To Serve and Protect - 2 officers fired for Web misuse
Animal Kingdom - crows wield tools with human-like skill
Homeland Insecurity - CIA, FBI computers used for Wikipedia edits
On this day in history: August 17, 1948 - Scientology founder L. Ron Hubbard is arrested for bad checks in San Luis Obispo, California. In court a fortnight later, Hubbard pays the $25 fine.
Born on this day in history: August 17, 1786 - Davy Crockett (1786 - 1836) frontiersman, soldier, politician. "The King of the Wild Frontier" was said to have grinned down bears; was one of the legendary figures to die at the Alamo.
Today's Video: Proper Road Rage Defense - submitted by Frank
Chicks prefer the Nitro over the Hummer! Click to enlarge.
[While I slept] I awakened, feeling thirsty, and walked to the kitchen to get a glass of water. As I walked toward the kitchen, my attention was drawn to the large window in the adjacent dining room. The moon lighted the yard beyond the window and made the outdoors appear very inviting. As I gazed at this scene, I noticed movement near the barn. The barn shaded this area from moonlight, and, in the shadows, I saw a large form moving toward the barn. I decided to investigate.
I armed myself with a Colt AR-15 semi-automatic rifle, which I kept in the pantry. I took a large Maglite from a shelf in the pantry, attached it to the rifle, turned it on, and walked to the barn. As I entered the barn, I heard the sound of heavy breathing and slipped the AR-15 into the firing position. I probed the darkness with the Maglite. There, lying on a bed of hay, was Storm! I engaged the safety on my rifle, walked to Storm, knelt by her side, and began stroking her massive frame. Storm purred deeply and contentedly. “Welcome back, my friend,” I said. Storm fixed her gaze upon me and purred even more loudly. “Wait here and rest, Storm,” I said. “I shall return quickly with food and water for you.”
I walked to the house, prepared a bowl of leftover roast beef and a bowl of spring water, removed the Maglite from the rifle, and walked back to the barn, the Maglite clasped between my left arm and rib cage and a bowl in each hand. Storm rose as I walked to her and ate and drank with great relish. I sat with Storm for nearly two hours. When I prepared to return to the house to continue my sleep, I told Storm, “Storm, please stay here, and I shall return in the morning.” She appeared to understand, reclined on the hay, and held out her right paw toward me. I took her massive leopard paw in my right hand and squeezed it, smiling at her. I returned to the house and quickly fell asleep.
In the morning, I awakened, dressed quickly, and walked to the barn with a large bottle of water and some leftover grilled chicken breast. Storm was there! I was overjoyed to see that she had remained through the night. I filled her water bowl and put the chicken in her food bowl. I stroked her beautiful fur as she ate and drank.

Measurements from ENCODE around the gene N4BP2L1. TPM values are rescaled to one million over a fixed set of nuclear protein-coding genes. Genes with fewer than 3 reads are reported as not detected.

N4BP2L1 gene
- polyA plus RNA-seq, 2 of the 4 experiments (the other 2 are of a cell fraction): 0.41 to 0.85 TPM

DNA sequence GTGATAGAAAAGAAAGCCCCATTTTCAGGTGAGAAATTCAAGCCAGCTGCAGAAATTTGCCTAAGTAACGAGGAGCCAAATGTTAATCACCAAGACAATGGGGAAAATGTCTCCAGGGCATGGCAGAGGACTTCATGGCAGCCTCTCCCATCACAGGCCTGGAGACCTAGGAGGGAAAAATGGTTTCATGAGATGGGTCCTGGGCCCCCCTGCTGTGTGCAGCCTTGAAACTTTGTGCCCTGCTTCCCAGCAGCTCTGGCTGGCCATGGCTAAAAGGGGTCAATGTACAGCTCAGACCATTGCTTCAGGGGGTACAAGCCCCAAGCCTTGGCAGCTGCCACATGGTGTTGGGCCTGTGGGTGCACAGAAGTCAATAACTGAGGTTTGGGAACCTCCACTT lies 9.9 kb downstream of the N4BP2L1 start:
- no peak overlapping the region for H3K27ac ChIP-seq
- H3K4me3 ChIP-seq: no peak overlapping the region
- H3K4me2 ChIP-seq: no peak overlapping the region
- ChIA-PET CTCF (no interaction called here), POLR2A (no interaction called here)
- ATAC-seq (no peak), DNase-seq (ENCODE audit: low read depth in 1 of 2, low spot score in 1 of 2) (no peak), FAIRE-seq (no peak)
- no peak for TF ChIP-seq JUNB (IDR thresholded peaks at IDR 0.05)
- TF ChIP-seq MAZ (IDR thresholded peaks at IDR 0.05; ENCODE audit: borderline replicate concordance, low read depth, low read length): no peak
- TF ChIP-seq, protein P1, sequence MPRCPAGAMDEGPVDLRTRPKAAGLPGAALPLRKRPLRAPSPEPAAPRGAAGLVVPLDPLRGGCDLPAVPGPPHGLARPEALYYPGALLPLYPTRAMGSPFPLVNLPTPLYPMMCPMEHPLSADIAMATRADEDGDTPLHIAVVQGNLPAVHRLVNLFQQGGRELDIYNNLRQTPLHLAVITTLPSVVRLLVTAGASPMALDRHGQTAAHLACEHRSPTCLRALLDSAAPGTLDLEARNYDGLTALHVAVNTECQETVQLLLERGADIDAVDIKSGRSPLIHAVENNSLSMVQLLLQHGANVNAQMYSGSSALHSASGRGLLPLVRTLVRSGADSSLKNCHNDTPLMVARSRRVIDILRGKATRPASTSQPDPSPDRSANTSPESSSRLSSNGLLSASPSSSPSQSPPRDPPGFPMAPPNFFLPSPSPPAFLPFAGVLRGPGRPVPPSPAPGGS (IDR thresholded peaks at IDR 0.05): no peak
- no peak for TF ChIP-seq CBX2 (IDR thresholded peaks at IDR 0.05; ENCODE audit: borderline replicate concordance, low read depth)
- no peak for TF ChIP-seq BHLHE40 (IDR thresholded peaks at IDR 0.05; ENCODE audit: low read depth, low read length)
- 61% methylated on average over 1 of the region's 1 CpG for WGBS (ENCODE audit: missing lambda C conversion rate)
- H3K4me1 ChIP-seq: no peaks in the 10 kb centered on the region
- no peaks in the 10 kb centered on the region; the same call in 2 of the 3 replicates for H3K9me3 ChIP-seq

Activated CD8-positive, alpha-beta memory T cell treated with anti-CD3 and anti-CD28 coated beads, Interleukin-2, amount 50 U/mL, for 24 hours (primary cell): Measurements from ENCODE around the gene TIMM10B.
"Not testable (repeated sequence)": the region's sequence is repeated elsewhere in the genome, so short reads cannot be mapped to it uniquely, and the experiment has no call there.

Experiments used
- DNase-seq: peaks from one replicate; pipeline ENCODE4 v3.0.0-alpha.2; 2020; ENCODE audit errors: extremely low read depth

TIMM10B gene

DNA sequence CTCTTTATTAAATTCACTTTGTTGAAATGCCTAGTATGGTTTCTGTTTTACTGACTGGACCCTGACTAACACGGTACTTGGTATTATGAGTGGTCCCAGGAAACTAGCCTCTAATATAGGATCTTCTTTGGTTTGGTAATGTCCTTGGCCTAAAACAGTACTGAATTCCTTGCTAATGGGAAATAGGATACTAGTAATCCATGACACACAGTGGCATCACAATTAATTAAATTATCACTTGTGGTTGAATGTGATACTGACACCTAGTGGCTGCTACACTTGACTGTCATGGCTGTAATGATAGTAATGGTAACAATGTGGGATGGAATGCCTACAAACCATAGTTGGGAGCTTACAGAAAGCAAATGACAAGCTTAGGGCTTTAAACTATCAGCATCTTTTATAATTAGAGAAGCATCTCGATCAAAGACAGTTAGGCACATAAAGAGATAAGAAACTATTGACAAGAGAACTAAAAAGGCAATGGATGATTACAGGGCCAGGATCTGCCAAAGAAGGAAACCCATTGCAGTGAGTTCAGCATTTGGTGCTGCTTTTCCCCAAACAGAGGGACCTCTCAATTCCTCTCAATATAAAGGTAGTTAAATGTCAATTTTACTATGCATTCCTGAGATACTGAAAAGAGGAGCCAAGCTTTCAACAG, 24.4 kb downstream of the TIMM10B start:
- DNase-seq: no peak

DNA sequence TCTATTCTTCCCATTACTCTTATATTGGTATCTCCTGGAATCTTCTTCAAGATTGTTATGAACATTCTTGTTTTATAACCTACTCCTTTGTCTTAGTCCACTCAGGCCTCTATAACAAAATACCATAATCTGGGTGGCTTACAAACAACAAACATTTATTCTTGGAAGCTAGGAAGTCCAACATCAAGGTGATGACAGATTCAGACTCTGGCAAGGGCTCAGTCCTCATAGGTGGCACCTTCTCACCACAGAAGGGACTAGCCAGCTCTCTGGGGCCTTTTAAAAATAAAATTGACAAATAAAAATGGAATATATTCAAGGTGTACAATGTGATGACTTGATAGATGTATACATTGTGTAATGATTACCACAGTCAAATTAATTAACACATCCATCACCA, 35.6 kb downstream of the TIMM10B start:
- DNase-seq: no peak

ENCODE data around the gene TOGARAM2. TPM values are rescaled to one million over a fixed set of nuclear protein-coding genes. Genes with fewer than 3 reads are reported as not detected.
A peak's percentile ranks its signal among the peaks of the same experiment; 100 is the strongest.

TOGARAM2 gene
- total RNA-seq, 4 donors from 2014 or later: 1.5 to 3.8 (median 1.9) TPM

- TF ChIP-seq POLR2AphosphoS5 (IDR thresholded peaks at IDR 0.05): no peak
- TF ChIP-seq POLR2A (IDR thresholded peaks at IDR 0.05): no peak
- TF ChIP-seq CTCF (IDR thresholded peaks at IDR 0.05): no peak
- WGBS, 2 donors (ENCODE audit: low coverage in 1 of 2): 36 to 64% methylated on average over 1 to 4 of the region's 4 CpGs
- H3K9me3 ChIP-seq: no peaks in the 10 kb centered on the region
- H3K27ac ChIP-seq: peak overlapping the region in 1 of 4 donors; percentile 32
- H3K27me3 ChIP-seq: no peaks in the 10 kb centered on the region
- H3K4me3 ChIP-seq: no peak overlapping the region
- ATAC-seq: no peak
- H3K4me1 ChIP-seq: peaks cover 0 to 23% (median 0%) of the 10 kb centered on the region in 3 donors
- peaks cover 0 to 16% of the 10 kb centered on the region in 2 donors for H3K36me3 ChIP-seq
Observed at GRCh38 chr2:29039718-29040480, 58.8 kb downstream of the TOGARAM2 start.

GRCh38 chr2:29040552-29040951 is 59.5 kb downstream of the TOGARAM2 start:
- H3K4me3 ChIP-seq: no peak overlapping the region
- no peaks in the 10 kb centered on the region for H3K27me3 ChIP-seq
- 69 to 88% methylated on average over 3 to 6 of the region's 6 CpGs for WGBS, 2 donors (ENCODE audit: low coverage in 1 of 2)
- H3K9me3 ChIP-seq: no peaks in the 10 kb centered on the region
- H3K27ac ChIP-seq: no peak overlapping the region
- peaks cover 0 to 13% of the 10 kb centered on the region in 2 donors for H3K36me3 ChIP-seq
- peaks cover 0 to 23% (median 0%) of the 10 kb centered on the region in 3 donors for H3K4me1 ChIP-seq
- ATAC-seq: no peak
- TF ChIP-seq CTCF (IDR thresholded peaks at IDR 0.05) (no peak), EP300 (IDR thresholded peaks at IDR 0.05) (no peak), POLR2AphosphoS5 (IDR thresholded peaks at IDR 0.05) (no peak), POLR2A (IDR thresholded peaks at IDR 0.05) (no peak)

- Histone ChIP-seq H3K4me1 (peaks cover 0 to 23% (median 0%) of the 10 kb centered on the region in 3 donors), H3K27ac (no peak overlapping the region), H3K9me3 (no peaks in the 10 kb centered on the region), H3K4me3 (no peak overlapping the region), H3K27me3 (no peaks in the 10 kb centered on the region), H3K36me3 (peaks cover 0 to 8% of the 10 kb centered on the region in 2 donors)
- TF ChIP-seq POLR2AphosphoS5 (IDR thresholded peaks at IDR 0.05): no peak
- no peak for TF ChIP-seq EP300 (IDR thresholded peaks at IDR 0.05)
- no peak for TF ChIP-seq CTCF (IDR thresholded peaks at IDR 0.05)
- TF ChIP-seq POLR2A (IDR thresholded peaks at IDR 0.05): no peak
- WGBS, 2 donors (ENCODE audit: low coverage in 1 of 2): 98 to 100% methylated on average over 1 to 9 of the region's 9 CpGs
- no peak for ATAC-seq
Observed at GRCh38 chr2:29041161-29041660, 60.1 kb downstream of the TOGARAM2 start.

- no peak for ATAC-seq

After she had eaten, I told her, “Come to the house with me, Storm. I must eat something, and then we shall go on an adventure!” She seemed to understand and followed me to the house. I gave Storm a small bowl of milk. She lapped at it with her huge tongue while I prepared myself a spinach, bacon, cheese, and mushroom omelet. After I had eaten, I strapped on a black ballistic nylon holster, inserted a Sig Sauer P229 semi-automatic pistol into the holster, and beckoned Storm to follow me.
Together, we walked the perimeter of my property, pausing at one point so that Storm could drink from the small creek that fed the pond. It was a beautiful day—warm but not yet unpleasantly so—the sky was blue, and the birds were singing. We walked about my property for several hours. We stopped at the pond, and I caught several nice trout for our dinner.
At dusk, I prepared the trout, some poached asparagus, and some brown rice with celery, red onion, and mushrooms. Storm lay on the tile floor in the kitchen and watched me as I cooked. She seemed to enjoy watching me prepare our meal. I deboned the trout and prepared plates of food for us and set them on the dining room table. I placed a bowl of water and a small bowl of milk at Storm’s place at the table and poured some Chablis for myself. Storm appeared to be waiting for me to start eating, as she had made no move toward her food. I said a prayer—thanking God for the bounty we were about to enjoy and for Storm and her great friendship—and we began eating. Storm was so large that she sat on her haunches and easily reached her food. The dinner was delightful. Storm watched me wash the dishes and bowls.
We went into the den and watched Animal Planet. Storm sat near me and seemed to enjoy watching all the animals on television. She was close enough that I was able to reach out and stroke her massive back. In time, Storm grew tired. She lay on the floor of the den and yawned—her huge mouth opening incredibly widely, exposing large, sharp teeth. “Storm,” I thought to myself, “I am certainly glad we are friends!”
I was tired, also, and I rose from my chair and said, “Come, Storm. You need not sleep in the barn.” Storm followed me to the bedroom. She fell asleep on the floor at the foot of the bed. I fell asleep while delighting in the sound of her breathing.